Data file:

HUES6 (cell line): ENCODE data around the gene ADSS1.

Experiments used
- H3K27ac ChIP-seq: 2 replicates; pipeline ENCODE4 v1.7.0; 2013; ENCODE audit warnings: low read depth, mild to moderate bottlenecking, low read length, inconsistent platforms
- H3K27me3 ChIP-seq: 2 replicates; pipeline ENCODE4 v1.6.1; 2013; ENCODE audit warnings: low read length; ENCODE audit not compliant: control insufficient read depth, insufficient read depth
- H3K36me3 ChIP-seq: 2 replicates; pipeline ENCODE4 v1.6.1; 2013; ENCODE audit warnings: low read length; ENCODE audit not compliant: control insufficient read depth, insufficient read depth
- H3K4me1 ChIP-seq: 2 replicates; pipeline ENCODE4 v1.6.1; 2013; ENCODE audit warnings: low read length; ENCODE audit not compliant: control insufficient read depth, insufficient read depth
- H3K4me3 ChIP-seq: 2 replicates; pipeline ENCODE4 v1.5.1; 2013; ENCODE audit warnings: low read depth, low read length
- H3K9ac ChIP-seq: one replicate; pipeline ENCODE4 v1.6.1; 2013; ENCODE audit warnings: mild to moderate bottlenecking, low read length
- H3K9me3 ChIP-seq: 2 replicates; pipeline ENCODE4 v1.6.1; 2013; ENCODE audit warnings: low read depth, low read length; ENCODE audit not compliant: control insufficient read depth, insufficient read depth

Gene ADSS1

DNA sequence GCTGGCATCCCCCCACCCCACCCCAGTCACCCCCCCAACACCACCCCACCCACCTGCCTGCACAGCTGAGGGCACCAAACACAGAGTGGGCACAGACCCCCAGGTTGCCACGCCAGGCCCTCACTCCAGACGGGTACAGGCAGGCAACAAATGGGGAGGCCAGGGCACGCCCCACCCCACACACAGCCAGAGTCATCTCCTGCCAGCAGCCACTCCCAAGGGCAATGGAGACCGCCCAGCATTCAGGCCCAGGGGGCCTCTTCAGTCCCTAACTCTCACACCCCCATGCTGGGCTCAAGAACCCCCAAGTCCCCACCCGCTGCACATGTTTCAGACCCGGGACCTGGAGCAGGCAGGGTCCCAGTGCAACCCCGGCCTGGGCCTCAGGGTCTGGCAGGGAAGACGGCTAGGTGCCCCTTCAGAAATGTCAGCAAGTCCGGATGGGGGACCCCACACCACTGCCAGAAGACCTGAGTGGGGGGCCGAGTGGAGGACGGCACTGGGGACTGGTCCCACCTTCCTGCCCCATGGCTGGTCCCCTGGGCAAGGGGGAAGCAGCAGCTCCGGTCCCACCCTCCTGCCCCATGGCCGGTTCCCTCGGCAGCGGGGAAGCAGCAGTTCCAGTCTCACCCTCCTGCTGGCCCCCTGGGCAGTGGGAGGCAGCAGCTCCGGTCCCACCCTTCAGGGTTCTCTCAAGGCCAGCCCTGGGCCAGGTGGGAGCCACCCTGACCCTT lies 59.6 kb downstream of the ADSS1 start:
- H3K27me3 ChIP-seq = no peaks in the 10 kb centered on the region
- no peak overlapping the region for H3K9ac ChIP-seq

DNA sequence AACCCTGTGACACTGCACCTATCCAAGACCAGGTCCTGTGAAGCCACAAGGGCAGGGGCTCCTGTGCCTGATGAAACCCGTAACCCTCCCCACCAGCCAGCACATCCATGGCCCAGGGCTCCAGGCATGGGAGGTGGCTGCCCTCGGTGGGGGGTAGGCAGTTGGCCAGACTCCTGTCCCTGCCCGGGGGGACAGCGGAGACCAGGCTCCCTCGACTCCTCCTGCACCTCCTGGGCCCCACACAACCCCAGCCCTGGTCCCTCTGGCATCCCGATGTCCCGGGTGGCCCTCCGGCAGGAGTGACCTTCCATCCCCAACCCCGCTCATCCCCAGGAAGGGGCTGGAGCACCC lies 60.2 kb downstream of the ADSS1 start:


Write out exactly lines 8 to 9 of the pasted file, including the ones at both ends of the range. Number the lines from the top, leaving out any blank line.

- H3K9ac ChIP-seq: one replicate; pipeline ENCODE4 v1.6.1; 2013; ENCODE audit warnings: mild to moderate bottlenecking, low read length
- H3K9me3 ChIP-seq: 2 replicates; pipeline ENCODE4 v1.6.1; 2013; ENCODE audit warnings: low read depth, low read length; ENCODE audit not compliant: control insufficient read depth, insufficient read depth